PLOT: In an attempt to create a new series, a producer finds a couple who are expecting their first child after previously suffering a miscarriage. The story is told by featuring the pilot episode, and then interviews with the series creator as well as “found footage” to explain the tragic – and possibly supernatural – events he witnessed along the way.
A couple expecting a child is a beautiful thing. Of course if you’ve ever been through the experience you know that it can also be far more terrifying than any horror flick. There are many things that can go wrong. It is a joyful – as well as traumatic – event which will change your life forever. This very subject is explored in the new “found footage” flick DELIVERY: THE BEAST WITHIN. The challenge of having a miscarriage and the emotionally intense and often strained relations of the couple is the focus here.
Laurel Vail and Danny Barclay portray Rachel and Kyle Massy, a couple expecting their first born child. When a television producer (Rob Cobuzio) learns of their story, he pitches an idea for a reality series featuring the likable pair. We witness the relationship from the very hopeful and excited beginnings to a dark and tragic end. The further along the pregnancy, the bleaker their journey becomes. From morning sickness, to far more serious bouts of depression, Rachel begins to obsess about a dark force that she feels around her. Soon the question of just what, if anything, is haunting the expectant mother-to-be.
Creating a unique found footage feature is a nearly impossible task. It’s almost becoming a joke to complain about them. Let’s face it, they don’t seem to be going anywhere for a long while. However, director Brian Netto (who co-wrote the script with Adam Schindler) offers up a little bit of originality in this “supernatural” tale. For the first twenty minutes or so, we see the couple in the fictional pilot for the television show. If you’ve ever watched TLC’s “A Baby Story” you’ll have an idea what to expect. This concept creates a far more believable reason to have a bunch of cameras around while strange behavior happens.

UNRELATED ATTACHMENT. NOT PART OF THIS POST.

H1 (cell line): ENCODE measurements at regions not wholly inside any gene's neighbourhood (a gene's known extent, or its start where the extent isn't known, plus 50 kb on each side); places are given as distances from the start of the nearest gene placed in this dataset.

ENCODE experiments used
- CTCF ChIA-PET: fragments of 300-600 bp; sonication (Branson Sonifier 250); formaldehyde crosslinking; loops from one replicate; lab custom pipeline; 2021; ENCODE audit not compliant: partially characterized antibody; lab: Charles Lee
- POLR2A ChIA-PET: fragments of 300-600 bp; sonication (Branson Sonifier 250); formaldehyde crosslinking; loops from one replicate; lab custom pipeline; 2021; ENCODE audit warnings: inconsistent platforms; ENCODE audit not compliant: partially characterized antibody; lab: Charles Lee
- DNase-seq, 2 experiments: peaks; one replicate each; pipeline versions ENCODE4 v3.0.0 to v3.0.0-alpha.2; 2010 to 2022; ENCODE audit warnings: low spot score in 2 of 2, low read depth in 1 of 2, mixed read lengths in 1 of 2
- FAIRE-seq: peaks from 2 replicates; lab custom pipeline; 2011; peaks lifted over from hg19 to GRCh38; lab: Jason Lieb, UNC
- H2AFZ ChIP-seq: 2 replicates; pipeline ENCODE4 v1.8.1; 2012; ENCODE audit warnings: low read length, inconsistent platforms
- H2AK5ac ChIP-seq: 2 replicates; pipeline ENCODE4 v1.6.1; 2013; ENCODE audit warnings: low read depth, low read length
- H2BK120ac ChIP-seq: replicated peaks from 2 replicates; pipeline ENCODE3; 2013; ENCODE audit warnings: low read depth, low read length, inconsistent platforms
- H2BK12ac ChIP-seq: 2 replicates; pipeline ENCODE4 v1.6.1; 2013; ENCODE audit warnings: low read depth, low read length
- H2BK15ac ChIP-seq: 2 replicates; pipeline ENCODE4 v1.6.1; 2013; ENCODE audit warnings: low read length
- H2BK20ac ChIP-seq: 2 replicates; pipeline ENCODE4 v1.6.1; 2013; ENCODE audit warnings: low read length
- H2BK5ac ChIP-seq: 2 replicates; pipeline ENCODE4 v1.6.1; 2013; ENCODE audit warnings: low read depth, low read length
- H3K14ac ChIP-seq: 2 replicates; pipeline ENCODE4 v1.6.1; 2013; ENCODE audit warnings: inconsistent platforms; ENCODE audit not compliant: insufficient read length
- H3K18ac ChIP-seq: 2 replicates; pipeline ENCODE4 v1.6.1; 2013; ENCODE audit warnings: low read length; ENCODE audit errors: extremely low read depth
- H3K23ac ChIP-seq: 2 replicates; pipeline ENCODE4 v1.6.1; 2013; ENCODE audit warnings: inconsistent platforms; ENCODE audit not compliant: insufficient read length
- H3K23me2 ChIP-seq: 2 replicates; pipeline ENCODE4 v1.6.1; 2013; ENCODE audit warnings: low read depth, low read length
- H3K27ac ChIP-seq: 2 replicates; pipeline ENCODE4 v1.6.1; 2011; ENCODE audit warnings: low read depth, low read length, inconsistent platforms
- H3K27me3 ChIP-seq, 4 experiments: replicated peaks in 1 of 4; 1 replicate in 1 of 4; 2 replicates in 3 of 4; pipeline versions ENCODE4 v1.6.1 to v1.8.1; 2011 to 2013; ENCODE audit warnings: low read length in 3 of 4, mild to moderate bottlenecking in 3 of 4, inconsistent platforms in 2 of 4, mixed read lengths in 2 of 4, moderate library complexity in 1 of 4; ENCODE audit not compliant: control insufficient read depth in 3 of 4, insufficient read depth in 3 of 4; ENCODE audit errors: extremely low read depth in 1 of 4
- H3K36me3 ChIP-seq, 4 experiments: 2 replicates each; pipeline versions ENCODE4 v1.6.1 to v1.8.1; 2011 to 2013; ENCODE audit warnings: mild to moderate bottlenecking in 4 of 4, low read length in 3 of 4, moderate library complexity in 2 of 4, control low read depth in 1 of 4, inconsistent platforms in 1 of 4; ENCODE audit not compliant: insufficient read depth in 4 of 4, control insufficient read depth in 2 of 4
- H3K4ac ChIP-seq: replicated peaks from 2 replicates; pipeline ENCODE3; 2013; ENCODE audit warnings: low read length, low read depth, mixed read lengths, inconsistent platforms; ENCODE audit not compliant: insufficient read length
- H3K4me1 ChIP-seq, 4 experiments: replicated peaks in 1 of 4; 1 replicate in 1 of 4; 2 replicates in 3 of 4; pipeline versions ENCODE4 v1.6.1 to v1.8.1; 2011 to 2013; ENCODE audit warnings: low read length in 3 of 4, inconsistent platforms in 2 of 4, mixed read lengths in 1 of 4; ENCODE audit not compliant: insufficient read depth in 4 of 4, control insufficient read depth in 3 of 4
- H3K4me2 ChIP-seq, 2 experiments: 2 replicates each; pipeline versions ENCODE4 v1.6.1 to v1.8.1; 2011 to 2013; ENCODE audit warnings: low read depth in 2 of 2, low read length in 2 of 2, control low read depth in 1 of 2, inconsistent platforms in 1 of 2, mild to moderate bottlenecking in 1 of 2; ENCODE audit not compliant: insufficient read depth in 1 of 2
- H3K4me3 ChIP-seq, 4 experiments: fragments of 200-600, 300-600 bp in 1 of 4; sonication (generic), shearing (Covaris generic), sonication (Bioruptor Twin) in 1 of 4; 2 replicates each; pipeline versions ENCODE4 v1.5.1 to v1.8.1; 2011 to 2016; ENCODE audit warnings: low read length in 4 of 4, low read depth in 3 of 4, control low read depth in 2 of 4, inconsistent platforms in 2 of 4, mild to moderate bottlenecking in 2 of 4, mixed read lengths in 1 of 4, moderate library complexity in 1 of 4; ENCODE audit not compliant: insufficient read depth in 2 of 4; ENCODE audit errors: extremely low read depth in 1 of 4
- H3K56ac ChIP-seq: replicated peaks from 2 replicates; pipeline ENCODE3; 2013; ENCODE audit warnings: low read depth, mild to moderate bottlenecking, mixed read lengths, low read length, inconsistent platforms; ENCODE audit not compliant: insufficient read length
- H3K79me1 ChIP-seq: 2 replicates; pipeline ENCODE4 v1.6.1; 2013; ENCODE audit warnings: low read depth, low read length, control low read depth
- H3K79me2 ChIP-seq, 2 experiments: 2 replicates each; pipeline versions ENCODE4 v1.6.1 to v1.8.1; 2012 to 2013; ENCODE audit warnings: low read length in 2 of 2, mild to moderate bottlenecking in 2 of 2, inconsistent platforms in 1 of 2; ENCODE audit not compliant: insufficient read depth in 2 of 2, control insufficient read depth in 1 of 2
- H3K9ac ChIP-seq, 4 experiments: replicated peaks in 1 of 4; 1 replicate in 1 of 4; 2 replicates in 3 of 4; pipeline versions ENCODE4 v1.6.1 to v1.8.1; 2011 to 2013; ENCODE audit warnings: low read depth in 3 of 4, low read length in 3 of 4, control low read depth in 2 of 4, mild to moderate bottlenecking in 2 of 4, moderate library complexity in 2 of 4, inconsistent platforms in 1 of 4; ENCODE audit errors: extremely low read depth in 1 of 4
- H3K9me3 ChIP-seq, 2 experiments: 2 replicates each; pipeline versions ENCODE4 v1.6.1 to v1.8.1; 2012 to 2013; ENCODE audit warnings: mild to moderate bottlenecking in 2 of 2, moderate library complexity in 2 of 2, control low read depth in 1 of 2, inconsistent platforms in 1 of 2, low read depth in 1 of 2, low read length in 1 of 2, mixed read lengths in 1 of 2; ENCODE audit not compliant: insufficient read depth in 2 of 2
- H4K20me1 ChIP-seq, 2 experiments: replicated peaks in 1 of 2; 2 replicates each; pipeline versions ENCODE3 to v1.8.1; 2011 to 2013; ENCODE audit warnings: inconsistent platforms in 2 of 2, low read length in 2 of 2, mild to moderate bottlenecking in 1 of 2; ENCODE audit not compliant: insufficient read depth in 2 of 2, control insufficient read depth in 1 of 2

For the second half of DELIVERY, we witness Rachel and Kyle sink into a similar situation to what you would see in PARANORMAL ACTIVITY. However, unlike that franchise, the focus is far more grounded and realistic. Aside from video distortions representing a possible haunting (or possession), creepy EVP’s and one slight demonic face, the idea that Rachel is suffering through some bipolar issues seems very likely. For some horror fans, this may not bode well. DELIVERY focuses on the emotional horror as opposed to outright scares – there is one slamming door for good measure. However the climax is very discomforting and grim, if a little predictable.
Approaching this subject as a made for television reality program certainly made a little more sense than usual. Rarely did I question why something was being filmed. The constant footage – gathered together to show the world of course – mostly makes sense. Throughout the film they feature interviews with the cast as well as video diaries from Rachel and Kyle. Even near the final moments, the insanity is minimal so the constant filming is a little more feasible than similar features.
DELIVERY may not have strong horror elements throughout but the lead actors help. As a couple struggling through an unusually difficult pregnancy, both Vail and Barclay give compelling performances. They are very convincing and sympathetic which made for an effective emotional anchor to the film. Basically I gave a crap about what happened to them. It also helps that her experiences aren’t over-the-top creepy so it is slightly more credible than similarly structured films. DELIVERY: THE BEAST WITHIN may be minimal on scares, yet the tension created from two compelling leads and an interesting approach makes it worth a look.